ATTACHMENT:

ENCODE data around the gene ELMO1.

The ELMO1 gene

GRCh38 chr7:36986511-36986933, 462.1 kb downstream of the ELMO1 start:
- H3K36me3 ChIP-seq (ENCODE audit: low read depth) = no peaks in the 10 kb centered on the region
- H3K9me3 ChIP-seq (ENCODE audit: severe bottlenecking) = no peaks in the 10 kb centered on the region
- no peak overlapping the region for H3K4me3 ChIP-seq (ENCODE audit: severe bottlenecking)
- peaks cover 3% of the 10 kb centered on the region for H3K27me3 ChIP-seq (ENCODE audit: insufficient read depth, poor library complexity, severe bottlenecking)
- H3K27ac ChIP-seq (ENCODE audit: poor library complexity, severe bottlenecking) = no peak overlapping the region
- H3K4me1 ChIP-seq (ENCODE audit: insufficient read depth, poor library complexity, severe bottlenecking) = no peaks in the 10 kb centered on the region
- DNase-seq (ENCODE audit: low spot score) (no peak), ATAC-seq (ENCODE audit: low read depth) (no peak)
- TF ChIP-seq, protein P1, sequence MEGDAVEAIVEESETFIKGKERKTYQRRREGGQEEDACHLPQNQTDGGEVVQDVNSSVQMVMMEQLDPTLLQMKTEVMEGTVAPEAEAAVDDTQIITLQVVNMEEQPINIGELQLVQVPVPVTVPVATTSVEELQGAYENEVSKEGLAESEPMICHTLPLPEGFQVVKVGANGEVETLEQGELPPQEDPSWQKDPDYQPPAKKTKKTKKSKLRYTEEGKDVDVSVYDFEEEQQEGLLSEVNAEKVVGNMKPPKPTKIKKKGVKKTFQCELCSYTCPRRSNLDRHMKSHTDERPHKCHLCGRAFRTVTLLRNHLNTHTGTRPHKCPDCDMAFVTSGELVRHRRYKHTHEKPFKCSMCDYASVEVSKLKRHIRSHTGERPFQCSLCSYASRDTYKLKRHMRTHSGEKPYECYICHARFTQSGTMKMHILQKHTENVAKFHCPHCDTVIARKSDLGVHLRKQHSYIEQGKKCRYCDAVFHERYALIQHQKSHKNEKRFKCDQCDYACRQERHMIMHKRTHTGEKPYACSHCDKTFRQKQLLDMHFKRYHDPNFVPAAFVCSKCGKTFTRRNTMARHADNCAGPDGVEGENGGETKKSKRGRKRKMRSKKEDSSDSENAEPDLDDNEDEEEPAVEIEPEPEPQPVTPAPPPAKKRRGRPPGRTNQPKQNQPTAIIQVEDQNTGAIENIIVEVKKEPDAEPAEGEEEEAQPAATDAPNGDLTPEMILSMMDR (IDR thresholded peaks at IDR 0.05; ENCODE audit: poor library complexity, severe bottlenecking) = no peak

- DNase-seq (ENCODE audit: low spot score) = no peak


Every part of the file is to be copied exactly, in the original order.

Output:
ENCODE data around the gene ELMO1.

The ELMO1 gene

GRCh38 chr7:36986511-36986933, 462.1 kb downstream of the ELMO1 start:
- H3K36me3 ChIP-seq (ENCODE audit: low read depth) = no peaks in the 10 kb centered on the region
- H3K9me3 ChIP-seq (ENCODE audit: severe bottlenecking) = no peaks in the 10 kb centered on the region
- no peak overlapping the region for H3K4me3 ChIP-seq (ENCODE audit: severe bottlenecking)
- peaks cover 3% of the 10 kb centered on the region for H3K27me3 ChIP-seq (ENCODE audit: insufficient read depth, poor library complexity, severe bottlenecking)
- H3K27ac ChIP-seq (ENCODE audit: poor library complexity, severe bottlenecking) = no peak overlapping the region
- H3K4me1 ChIP-seq (ENCODE audit: insufficient read depth, poor library complexity, severe bottlenecking) = no peaks in the 10 kb centered on the region
- DNase-seq (ENCODE audit: low spot score) (no peak), ATAC-seq (ENCODE audit: low read depth) (no peak)
- TF ChIP-seq, protein P1, sequence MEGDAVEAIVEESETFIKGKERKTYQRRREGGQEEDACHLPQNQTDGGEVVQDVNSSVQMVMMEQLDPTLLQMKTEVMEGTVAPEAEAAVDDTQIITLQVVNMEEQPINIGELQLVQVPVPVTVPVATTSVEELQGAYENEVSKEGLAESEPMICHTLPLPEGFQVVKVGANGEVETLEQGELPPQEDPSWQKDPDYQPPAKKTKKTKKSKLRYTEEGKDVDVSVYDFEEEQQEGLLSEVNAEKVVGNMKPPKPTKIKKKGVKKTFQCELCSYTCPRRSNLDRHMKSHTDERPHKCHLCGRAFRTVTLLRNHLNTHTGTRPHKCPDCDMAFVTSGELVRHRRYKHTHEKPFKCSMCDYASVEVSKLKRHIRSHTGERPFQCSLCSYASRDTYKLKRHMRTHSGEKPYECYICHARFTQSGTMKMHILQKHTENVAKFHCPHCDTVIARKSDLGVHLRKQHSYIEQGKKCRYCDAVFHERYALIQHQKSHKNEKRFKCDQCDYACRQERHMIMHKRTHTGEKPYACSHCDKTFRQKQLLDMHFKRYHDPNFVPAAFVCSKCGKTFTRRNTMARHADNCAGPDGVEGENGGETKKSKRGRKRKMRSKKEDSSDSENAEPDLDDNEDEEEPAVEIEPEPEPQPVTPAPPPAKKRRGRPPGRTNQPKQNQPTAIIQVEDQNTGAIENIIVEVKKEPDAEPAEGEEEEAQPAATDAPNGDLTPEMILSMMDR (IDR thresholded peaks at IDR 0.05; ENCODE audit: poor library complexity, severe bottlenecking) = no peak

- DNase-seq (ENCODE audit: low spot score) = no peak